COVID-19 testing underway in Port Chester schools, reopening planned for Jan. 19
The Port Chester school district plans to reopen schools on Jan. 19, more than two months after closing due to state-mandated COVID-19 testing requirements.
This decision is based on “initial voluntary and random COVID testing results this week,” according to an alert sent out by the district on Friday.
Port Chester was one of the last school districts in the Lower Hudson Valley to open schools for hybrid learning in the fall, and then remained open for less than a month before the Village of Port Chester became Westchester County’s first state-imposed “yellow zone” on Nov. 6. The village was raised to a more serious “orange zone” on Nov. 11 and remains in that designation today.
The school district closed buildings and switched to all-remote instruction “until further notice.” It had to meet the testing requirements for schools in micro-cluster zones: testing 20% of students and staff every month and maintaining a test positivity rate lower than in the zone as a whole.
On Nov. 19, Superintendent Edward Kliszus announced at a Board of Education meeting that the district would not attempt to reopen before the winter holiday. He said the district was struggling to keep schools open because of staffing issues even before the testing requirements came into play.
At the time, orange-zone schools were still required to test 100% of their populations before reopening and test 25% of the population weekly after reopening. Now, achieving a test positivity rate below the community threshold exempts school districts from further testing.
When remote instruction resumed after holiday recess on Monday, the COVID-19 testing effort began in earnest. Parents were asked to fill out consent forms to have their child tested by a school nurse or schedule an appointment to be tested by Open Door Family Medical Center, which operates health clinics in Port Chester schools.
On Wednesday, Kliszus told the Journal News/lohud in an email that Port Chester had received about 1,400 test kits from the state and Open Door had begun the testing process.
“We would like to test as large a cross section of staff and students as possible before considering an in-person teaching model,” he said.
To meet the 20% testing threshold, the district needs to test about 716 students and staff per month. Deputy Superintendent Mitchell Combs said in an email on Wednesday that Port Chester aimed to test half the 716 people before making a decision about reopening.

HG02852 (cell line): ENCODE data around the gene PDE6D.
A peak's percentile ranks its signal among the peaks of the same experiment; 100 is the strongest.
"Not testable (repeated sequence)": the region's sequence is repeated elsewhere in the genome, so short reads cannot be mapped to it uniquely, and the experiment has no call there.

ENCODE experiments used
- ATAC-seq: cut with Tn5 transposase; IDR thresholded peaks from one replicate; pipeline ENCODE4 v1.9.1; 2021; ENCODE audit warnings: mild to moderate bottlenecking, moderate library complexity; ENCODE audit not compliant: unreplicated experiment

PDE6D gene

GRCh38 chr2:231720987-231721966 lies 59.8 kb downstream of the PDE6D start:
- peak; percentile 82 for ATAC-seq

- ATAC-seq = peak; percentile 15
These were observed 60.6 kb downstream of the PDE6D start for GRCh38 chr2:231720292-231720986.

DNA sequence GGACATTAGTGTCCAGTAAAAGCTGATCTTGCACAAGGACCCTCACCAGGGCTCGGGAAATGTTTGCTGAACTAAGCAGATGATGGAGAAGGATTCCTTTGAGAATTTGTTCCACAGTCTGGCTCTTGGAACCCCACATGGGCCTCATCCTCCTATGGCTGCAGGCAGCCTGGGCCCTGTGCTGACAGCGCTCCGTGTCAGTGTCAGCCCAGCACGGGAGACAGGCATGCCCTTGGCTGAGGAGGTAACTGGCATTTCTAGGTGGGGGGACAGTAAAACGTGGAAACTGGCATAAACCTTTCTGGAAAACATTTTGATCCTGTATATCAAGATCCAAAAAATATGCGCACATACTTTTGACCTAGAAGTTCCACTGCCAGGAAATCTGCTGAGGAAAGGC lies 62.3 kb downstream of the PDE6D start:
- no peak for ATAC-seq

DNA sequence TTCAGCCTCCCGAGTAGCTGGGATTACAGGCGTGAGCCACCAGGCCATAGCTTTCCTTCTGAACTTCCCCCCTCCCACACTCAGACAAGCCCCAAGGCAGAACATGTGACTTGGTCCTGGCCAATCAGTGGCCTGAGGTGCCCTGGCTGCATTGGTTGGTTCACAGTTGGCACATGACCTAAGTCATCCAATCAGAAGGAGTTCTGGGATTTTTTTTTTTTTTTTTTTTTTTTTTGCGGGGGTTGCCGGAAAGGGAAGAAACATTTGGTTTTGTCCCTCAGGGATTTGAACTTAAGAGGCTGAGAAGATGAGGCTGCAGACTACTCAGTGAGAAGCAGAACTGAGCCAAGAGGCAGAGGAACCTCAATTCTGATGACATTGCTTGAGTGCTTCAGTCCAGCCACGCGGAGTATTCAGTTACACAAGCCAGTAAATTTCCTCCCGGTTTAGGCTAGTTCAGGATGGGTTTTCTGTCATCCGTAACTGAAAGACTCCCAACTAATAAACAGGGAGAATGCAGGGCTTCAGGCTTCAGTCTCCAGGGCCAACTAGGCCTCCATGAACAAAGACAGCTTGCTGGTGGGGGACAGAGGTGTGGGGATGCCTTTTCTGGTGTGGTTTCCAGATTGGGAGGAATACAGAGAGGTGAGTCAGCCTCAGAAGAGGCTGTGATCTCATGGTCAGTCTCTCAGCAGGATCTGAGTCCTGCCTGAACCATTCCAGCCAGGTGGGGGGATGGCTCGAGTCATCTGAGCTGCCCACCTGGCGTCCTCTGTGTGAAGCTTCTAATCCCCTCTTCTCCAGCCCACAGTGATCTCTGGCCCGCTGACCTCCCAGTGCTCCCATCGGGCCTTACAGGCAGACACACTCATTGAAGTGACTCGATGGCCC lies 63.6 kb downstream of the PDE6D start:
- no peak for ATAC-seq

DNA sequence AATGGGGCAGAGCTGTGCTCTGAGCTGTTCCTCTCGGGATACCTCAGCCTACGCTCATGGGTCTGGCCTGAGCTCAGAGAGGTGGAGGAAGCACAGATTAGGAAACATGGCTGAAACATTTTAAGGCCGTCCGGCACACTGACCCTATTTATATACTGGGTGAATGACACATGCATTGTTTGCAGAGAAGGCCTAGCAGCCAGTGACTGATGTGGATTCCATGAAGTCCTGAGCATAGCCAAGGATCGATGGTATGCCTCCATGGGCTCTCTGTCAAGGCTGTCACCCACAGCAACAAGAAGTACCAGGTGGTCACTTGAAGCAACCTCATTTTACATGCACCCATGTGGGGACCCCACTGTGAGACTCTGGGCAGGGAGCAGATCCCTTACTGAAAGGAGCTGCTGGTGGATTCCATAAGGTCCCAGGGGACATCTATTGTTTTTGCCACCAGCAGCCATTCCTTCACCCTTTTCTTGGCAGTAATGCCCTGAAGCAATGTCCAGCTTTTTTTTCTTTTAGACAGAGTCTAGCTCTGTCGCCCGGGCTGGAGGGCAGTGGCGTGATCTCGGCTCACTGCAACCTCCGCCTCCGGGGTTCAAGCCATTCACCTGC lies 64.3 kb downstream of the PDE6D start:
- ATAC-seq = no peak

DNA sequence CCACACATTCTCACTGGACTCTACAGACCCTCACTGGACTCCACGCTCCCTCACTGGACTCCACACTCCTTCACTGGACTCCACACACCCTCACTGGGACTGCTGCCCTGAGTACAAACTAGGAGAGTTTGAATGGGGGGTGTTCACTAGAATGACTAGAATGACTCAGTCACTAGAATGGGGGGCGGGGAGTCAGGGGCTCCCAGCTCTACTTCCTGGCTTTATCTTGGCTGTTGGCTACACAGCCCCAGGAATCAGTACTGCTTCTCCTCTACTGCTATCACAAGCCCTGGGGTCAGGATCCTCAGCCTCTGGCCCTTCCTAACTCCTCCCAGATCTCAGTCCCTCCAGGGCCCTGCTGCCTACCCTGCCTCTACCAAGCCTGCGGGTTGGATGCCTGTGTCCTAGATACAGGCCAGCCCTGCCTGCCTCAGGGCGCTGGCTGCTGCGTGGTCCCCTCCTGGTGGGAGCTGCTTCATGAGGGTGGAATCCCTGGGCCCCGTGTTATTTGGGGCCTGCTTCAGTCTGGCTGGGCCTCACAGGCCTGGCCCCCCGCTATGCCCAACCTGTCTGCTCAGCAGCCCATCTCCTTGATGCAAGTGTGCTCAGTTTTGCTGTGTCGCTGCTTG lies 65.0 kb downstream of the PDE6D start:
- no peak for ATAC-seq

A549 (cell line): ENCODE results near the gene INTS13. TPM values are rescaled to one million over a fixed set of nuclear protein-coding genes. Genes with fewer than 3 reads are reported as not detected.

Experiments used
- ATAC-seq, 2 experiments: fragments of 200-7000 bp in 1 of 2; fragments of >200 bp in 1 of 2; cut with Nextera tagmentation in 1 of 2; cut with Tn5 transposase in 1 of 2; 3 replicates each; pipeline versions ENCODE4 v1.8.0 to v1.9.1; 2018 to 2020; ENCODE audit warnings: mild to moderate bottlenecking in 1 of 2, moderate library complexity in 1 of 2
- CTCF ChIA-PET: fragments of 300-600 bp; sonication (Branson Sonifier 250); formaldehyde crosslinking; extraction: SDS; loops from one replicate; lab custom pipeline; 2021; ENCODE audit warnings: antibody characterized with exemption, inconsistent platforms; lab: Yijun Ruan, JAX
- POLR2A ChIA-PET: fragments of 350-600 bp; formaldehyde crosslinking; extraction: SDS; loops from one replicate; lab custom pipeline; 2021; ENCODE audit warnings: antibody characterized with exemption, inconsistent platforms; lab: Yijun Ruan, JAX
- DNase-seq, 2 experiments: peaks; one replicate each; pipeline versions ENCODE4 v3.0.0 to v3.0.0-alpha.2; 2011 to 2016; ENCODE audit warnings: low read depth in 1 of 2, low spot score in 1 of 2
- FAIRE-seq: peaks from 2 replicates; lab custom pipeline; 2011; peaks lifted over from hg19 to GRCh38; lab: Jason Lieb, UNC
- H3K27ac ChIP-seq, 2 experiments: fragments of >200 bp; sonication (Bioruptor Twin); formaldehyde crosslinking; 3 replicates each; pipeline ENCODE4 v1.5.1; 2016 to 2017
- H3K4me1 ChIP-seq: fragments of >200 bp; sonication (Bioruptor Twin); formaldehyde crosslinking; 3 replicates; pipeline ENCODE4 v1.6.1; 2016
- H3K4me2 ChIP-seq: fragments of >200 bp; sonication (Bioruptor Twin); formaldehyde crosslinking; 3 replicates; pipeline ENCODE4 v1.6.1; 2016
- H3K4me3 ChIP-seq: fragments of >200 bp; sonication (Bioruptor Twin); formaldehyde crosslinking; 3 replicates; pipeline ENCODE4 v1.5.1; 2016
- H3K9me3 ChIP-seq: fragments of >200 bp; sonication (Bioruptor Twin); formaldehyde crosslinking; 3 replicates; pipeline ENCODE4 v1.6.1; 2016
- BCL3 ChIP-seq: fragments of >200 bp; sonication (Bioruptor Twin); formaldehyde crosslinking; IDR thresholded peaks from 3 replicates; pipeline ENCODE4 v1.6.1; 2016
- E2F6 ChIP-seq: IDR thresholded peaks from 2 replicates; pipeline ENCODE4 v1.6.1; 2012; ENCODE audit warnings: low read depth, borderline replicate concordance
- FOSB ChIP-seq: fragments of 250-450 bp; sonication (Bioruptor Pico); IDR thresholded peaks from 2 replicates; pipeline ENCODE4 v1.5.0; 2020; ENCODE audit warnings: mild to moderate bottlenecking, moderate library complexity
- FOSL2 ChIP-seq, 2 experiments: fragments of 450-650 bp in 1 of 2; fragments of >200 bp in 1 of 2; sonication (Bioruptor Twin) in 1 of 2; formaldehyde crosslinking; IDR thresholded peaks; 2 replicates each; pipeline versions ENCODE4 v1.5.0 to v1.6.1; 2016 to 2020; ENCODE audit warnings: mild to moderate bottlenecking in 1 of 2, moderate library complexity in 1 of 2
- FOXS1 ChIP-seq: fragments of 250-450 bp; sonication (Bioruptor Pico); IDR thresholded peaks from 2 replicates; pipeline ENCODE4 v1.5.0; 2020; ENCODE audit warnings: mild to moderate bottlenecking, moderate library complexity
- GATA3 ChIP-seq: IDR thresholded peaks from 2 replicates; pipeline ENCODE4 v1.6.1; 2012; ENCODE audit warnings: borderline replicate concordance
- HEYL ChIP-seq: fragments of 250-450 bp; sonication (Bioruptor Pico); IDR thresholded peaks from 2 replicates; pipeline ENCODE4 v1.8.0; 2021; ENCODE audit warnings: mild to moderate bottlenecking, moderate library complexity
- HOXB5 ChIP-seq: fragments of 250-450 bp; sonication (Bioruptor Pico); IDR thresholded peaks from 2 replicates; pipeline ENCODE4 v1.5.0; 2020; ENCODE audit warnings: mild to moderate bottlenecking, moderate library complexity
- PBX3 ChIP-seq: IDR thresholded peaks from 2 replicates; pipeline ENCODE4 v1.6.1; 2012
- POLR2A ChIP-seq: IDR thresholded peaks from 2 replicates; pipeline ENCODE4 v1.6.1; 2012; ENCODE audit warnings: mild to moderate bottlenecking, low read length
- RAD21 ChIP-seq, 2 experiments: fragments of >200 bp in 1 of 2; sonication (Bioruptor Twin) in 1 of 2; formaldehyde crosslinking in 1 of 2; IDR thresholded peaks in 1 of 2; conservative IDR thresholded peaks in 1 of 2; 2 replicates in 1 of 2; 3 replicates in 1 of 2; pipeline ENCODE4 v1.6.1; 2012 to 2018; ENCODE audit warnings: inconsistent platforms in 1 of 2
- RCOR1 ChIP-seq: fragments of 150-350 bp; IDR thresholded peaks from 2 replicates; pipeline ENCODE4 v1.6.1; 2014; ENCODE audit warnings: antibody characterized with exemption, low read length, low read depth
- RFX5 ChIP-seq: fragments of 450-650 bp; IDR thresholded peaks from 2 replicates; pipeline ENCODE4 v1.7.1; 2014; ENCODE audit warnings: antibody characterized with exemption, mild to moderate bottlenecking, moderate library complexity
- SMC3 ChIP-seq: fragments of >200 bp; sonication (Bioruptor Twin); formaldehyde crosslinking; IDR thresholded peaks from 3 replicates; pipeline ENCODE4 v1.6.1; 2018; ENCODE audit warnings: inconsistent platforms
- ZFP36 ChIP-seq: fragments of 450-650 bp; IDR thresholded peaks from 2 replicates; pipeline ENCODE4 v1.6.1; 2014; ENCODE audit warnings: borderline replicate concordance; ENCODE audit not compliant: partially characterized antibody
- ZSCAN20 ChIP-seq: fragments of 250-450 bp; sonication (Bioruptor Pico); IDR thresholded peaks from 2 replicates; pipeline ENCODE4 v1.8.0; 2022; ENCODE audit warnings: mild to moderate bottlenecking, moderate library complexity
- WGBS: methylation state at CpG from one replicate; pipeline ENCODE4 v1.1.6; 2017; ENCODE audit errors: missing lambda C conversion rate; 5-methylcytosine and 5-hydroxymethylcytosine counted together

On Wednesday, the district had received over 1,400 testing consent forms. Port Chester has over 4,600 students, according to the latest available data from the state.
“Our school nurses are working very diligently to perform many of these tests,” Combs said. “[We] have the good fortune of a partnership with Open Door who are conducting additional COVID tests….These additional tests will count towards our quota.”
Now, Port Chester is set to resume hybrid instruction after Martin Luther King Day. The state-mandated testing of more than 700 students and staff every month will continue as long as the Village is a COVID-19 hotspot.
Port Chester's testing so far adds the district to the list of local districts that saw encouraging results from their state-mandated testing before the holiday break, including Yonkers, Tarrytowns, Ossining and New Rochelle. Their low positivity rates indicated that COVID-19 was not spreading widely in their buildings.
Westchester County Health Commissioner Dr. Sherlita Amler said in a November Q&A that in most cases, students and teachers coming down with COVID were not exposed inside schools.
The Port Chester students and staff being tested, however, have not been inside school buildings since early November. According to the district’s COVID-19 report card, Port Chester reported 54 positive cases from Sept. 8 to Dec. 23.